What We Believe
We believe in a loving, liberating, and life-giving God: Father, Son, and Holy Spirit.
We believe in following the teachings of Jesus Christ, whose life, death, and resurrection saved the world.
We believe God loves you - no exceptions.
We believe that the Holy Scripture contains all things necessary for salvation. The Scriptures were written under the inspiration of the Holy Spirit.
We understand the meaning of the Bible with the help of the Holy Spirit, who guides the Church in the true interpretation of the Scriptures.
Although we acknowledge and accept many translations of the Bible, we typically use the New Revised Standard Version (NRSV, 1990) in our worship.
The Book of Common Prayer
The Book of Common Prayer is full of devotional and teaching resources for individuals and congregations, but it is also the primary symbol of our unity. Anglican and Episcopal liturgical piety has been rooted in the Prayer Book tradition since 1549.
We, who are many and diverse, come together in Christ through our worship - our common prayer. The Prayer Book, most recently revised in 1979, contains our liturgies, prayers, theological documents, and more.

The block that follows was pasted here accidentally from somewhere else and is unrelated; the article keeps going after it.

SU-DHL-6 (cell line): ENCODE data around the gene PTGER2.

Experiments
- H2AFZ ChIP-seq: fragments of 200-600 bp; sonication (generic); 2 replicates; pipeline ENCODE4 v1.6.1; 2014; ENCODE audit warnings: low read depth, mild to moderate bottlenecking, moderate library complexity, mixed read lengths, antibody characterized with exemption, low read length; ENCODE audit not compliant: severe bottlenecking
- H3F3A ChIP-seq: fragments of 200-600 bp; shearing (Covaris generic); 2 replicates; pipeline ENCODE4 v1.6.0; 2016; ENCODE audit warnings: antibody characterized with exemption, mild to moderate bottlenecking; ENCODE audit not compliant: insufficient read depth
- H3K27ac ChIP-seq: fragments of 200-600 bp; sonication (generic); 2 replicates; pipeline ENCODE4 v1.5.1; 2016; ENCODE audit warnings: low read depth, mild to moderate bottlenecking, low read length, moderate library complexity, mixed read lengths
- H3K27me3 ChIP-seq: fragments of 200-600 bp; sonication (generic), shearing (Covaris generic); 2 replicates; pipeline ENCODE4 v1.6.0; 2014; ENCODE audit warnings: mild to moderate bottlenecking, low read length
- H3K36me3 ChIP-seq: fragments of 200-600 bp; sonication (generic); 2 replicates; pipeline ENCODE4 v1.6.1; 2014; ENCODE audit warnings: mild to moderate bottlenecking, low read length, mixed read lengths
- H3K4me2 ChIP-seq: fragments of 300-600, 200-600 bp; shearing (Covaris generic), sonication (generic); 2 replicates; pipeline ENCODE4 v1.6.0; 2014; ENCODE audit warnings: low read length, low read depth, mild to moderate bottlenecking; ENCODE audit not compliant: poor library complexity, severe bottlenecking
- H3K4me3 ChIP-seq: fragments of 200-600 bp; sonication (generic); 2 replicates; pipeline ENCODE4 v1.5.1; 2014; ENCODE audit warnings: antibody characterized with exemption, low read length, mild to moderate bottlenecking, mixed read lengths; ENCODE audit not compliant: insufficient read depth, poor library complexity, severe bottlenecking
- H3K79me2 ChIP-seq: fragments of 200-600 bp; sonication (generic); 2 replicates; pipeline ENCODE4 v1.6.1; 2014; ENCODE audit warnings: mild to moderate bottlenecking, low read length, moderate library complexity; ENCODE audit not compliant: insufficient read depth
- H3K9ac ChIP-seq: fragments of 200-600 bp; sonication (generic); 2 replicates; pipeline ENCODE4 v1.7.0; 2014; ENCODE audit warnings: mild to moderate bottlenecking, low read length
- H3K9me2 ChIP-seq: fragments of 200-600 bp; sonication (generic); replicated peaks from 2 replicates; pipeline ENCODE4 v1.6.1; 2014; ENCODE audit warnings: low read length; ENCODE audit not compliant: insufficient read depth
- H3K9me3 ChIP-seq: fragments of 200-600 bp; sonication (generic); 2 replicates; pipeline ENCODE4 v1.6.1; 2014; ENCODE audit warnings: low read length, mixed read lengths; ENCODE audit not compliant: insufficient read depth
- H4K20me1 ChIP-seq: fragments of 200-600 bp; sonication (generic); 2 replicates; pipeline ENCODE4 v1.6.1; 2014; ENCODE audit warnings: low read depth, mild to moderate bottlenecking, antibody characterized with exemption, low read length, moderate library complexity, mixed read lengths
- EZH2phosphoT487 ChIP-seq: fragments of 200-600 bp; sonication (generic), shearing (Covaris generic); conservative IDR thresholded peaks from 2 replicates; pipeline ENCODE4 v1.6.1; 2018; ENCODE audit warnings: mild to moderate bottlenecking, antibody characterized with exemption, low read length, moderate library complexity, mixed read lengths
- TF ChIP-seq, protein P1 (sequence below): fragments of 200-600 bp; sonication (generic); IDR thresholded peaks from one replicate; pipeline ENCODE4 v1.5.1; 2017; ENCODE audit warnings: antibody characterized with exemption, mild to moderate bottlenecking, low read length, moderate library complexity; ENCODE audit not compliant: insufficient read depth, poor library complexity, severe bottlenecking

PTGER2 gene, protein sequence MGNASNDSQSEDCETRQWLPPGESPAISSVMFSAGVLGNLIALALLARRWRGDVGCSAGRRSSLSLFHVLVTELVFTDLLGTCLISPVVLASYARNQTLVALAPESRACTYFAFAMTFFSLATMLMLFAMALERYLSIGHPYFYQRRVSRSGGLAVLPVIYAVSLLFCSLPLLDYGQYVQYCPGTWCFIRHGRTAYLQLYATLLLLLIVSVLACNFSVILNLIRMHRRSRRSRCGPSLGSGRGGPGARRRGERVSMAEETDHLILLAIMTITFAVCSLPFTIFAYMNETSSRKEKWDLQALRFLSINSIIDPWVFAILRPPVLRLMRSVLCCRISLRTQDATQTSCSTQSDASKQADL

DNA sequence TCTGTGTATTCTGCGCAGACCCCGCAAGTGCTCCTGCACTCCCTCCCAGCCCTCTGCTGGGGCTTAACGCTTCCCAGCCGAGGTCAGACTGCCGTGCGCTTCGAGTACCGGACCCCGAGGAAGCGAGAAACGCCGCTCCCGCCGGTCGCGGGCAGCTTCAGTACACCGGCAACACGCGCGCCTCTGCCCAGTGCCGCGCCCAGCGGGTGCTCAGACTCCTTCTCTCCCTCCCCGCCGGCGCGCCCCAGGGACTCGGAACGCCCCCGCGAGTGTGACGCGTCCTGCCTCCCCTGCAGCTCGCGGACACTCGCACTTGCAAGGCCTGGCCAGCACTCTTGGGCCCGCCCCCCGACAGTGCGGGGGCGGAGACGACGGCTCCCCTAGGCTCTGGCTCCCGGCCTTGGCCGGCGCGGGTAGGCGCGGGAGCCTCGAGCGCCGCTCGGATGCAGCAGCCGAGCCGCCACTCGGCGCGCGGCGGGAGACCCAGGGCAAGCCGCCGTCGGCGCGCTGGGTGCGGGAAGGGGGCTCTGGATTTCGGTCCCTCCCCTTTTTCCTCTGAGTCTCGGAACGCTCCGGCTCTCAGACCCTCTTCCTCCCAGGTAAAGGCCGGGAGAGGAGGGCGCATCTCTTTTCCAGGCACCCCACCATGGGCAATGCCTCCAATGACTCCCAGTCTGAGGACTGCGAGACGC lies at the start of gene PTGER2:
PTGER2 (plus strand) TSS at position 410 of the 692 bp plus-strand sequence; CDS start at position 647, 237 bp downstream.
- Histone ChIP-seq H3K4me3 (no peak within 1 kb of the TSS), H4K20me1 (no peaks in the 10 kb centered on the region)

The creeds are statements of our basic beliefs about God.
While we will always have questions about God, the Church, and our own faith, we have two foundational creeds that we use during worship: the Apostles' Creed and the Nicene Creed. In reciting and affirming these creeds, we join Christians across the world and throughout the ages in affirming our faith in the one God who created us, redeemed us, and sanctifies us.
The Catechism helps teach the essential truths of the Christian faith and how Episcopalians live those truths. It is also intentionally organized so as to provide a brief summary of the Church’s teaching for anyone interested.
Our tradition recognizes sacraments as outward and visible signs of inward and spiritual grace. Holy Baptism and the Eucharist (or Holy Communion) are the two great sacraments given by Christ to his Church.
In addition to these two, there are other spiritual markers in our journey of faith that can serve as means of grace.